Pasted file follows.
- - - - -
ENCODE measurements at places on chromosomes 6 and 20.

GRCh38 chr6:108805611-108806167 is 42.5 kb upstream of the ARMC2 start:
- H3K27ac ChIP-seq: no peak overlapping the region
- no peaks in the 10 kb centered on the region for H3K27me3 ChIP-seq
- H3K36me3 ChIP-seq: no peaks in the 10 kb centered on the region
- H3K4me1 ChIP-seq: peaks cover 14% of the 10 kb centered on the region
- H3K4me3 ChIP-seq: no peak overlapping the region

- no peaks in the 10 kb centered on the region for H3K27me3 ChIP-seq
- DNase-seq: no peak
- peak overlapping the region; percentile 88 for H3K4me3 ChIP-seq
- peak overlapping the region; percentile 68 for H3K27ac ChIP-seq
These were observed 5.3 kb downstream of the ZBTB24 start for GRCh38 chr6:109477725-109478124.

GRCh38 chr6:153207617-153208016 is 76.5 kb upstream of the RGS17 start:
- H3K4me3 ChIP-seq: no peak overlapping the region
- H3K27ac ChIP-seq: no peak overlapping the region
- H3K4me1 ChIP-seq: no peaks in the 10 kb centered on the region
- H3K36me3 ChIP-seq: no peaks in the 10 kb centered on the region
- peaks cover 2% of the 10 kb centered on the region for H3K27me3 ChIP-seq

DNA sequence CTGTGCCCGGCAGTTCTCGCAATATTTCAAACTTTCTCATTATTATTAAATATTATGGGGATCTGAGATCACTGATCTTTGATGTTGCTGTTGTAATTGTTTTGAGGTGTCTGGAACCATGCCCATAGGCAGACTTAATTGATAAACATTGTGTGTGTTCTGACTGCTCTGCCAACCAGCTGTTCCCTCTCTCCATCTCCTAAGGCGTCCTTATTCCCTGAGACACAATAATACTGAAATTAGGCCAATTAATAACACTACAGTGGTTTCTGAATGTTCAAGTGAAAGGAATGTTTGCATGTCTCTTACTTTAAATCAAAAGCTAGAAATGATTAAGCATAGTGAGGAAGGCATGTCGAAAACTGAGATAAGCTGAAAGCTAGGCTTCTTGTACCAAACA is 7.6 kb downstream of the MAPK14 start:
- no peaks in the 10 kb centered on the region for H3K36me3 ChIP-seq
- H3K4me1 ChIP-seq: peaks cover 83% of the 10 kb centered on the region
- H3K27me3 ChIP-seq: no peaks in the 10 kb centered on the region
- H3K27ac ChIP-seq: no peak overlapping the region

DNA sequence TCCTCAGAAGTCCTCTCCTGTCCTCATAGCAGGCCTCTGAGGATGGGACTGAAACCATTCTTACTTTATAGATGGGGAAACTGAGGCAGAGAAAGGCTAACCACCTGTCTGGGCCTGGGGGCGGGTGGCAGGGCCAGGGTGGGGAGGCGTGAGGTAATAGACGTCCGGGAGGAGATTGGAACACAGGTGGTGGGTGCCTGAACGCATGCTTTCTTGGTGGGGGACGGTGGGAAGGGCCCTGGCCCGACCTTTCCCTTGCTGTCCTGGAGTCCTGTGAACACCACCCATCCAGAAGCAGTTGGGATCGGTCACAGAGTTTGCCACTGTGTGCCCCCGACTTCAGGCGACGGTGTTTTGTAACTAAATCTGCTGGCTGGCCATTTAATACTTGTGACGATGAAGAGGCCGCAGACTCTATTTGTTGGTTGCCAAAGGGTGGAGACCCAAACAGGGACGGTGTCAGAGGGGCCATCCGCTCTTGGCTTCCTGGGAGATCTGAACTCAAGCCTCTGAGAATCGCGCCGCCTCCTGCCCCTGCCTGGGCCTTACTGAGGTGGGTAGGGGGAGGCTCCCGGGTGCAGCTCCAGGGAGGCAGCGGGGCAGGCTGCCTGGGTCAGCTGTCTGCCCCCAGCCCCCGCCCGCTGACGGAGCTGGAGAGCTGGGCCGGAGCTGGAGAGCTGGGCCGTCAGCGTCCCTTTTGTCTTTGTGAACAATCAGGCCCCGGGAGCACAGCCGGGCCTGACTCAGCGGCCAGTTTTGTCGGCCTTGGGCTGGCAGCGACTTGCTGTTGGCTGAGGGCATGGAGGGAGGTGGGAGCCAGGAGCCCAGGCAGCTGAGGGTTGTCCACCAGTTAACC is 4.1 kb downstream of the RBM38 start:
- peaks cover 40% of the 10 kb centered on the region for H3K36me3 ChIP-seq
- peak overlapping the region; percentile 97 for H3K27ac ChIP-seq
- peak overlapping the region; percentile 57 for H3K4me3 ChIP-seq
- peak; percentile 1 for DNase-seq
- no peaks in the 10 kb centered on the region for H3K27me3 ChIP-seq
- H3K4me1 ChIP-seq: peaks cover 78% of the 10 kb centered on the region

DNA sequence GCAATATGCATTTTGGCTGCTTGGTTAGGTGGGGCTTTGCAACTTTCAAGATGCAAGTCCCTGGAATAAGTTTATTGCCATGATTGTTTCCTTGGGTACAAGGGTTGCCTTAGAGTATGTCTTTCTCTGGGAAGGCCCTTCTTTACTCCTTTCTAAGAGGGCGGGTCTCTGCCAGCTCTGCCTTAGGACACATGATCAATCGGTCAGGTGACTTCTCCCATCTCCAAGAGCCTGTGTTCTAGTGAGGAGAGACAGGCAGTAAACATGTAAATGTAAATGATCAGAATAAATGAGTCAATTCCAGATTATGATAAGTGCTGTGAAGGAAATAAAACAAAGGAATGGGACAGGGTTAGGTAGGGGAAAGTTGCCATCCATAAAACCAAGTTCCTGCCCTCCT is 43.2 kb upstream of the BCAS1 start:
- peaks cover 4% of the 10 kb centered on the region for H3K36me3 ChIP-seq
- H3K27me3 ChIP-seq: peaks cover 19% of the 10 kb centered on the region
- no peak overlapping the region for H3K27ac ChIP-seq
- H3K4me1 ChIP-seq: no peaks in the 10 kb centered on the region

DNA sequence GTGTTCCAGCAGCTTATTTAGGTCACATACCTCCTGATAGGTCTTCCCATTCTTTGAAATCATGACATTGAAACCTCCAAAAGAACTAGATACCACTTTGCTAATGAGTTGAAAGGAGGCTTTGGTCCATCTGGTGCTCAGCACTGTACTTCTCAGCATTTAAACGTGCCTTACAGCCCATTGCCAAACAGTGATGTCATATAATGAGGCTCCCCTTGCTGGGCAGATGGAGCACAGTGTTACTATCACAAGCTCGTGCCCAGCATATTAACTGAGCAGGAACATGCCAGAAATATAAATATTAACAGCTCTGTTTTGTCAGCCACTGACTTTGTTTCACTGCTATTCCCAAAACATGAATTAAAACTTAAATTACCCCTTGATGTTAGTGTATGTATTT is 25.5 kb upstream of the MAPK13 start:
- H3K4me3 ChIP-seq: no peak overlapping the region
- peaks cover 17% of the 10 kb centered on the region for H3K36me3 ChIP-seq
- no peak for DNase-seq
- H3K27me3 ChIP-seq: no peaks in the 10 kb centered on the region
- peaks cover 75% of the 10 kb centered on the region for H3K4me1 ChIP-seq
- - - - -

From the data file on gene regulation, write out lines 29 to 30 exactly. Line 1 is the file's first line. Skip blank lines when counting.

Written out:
- no peaks in the 10 kb centered on the region for H3K27me3 ChIP-seq
- H3K4me1 ChIP-seq: peaks cover 78% of the 10 kb centered on the region